Early Intervention Makes a Difference: Emma’s Story

By 29.05.2020Blog

Emma is a five-year old girl who takes part in the Early Childhood Intervention (ECI) program of the Sofia-based For Our Children Foundation (FOC). The girl has been attending the program since June 2018 after recommendation by a social worker at FOC’s Community Support Center who detected problems with Emma’s communicative and social skills. Emma is one of 30 young children who receive support, together with their families, by FOC’s ECI program. Thanks to the work with FOC’s specialists in the course of 2 years, Emma made progress towards overcoming the problems in her development. The ECI program was launched in 2012, after FOC’s specialists were trained by the ECI specialists Prof. Hollie Hix-Small of Portland State University and Professor Judith Newman of Oregon University.

 

During our first meetings with Emma, she had difficulties playing games in a structured way; she was not able to stay still and focus her attention on a single activity.

She could say a few words, only in English, which she had picked up from movies and songs on TV. Her first assessment established that she needed stimulation of her communication skills, fine motor skills, and ability for problem solving. She also needed support to improve her concentration through various stimuli, play based activities and activities in a sensory room.

 

We discovered that Emma liked the developmental toys at our Center’s Toy Library, and we started our sessions with them. Gradually, she was able to get engaged with animal puzzles, forms and figures, she cut wooden vegetables, and played the xylophone. When we gave her the toys, she was able to keep her attention focused on them for a longer period of time.

 

While Emma was part of our ECI program, the advice and the support we provided to her family was key for securing adequate care and stimulating environment for her development.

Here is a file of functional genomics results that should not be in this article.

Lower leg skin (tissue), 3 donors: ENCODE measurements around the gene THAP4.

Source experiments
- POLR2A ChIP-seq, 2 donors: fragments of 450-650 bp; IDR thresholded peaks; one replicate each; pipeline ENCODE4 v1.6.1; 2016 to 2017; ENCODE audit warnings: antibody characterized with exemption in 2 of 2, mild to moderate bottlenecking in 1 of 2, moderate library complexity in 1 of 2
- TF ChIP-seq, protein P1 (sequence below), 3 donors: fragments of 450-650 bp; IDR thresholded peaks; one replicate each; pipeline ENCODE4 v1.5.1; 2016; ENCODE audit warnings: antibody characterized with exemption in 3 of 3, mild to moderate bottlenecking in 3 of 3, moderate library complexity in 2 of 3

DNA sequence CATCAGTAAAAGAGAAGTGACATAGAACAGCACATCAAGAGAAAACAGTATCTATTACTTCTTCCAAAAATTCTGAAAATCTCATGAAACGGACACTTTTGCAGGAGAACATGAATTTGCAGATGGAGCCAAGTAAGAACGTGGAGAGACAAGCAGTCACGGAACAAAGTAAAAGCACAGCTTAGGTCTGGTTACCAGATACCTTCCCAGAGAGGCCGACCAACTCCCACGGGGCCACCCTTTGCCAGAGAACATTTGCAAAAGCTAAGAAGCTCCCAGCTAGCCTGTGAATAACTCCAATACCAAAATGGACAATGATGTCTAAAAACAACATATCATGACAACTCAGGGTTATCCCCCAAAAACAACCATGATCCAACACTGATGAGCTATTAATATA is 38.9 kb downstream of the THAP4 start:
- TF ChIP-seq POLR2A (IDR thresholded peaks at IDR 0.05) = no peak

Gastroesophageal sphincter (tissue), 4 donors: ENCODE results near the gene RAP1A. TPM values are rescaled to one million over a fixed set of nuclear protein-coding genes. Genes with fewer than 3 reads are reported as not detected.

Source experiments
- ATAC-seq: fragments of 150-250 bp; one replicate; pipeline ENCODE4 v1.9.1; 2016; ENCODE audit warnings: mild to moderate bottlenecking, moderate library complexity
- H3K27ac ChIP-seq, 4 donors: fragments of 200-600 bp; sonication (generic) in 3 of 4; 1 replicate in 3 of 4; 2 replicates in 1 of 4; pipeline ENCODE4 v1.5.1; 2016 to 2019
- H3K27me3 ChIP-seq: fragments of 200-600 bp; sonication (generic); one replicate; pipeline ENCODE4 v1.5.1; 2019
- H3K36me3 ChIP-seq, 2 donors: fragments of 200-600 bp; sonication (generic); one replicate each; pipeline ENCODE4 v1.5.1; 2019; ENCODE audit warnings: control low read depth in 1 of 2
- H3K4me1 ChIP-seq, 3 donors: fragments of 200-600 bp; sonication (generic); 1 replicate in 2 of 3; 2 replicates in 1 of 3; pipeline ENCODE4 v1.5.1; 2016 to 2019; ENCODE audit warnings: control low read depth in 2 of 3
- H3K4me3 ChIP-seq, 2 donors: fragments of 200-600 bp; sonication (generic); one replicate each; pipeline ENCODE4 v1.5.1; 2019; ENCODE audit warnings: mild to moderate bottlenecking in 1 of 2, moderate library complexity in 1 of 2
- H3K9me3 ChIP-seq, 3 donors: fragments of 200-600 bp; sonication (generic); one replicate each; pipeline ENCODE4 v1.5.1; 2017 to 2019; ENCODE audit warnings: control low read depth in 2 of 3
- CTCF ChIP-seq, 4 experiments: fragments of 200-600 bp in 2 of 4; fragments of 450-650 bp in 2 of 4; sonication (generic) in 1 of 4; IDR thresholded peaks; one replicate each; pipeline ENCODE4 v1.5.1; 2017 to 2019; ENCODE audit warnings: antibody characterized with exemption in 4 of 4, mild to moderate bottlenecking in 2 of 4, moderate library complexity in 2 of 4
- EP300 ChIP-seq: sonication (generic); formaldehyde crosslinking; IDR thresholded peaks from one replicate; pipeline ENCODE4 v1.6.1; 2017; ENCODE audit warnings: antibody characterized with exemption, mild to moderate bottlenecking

Our psychologist helped the family go through the process of defining Emma’s condition and accept her actual abilities and difficulties. The parents were advised to take the child to clinical examinations as well as to consult a neurologist and a speech therapist.

 

As a result of our work with Emma, she progressed towards a more structured play with a beginning and an end.

She was able to focus on a given task, keep her attention on a specific activity, and she did not display hyperactive behavior.

She was offered different activities and stimulating games according to her interests and she would cooperate according to her ability. She no longer uses monotonous games with moving balls and sounds. She could make a puzzle with animals and imitate the sounds that they make. She could recognize and name the animals. Thanks to the puzzle with figures, she could count from 1 to 10 in her native Bulgarian language. She likes cutting wooden foods and can name some of them – banana, apple, fish, carrot.

 

Petia Uzunova, Senior Early Intervention Expert

Emma understands instruction and performs the tasks that the therapist gives her. Sometimes she defines the action that she sees on an illustration in a book. According to her mother, Emma can respond to the question “What’s your name?”. She reacts with gestures and words to express “hello”, “ciao”, “bravo”, and “kiss”. She uses words and short sentences. She could keep her attention and follow the reading of a short story until the end. Emma’s mother says that the girl is happy with the activities at our Center.

 

In 2020, FOC’s support for Emma comes to an end, however she will continue working with a special education teacher at the kindergarten and will benefit from individual therapy with a speech therapist and a psychologist.

 

 

Petia Uzunova,

Senior Early Intervention Specialist

 

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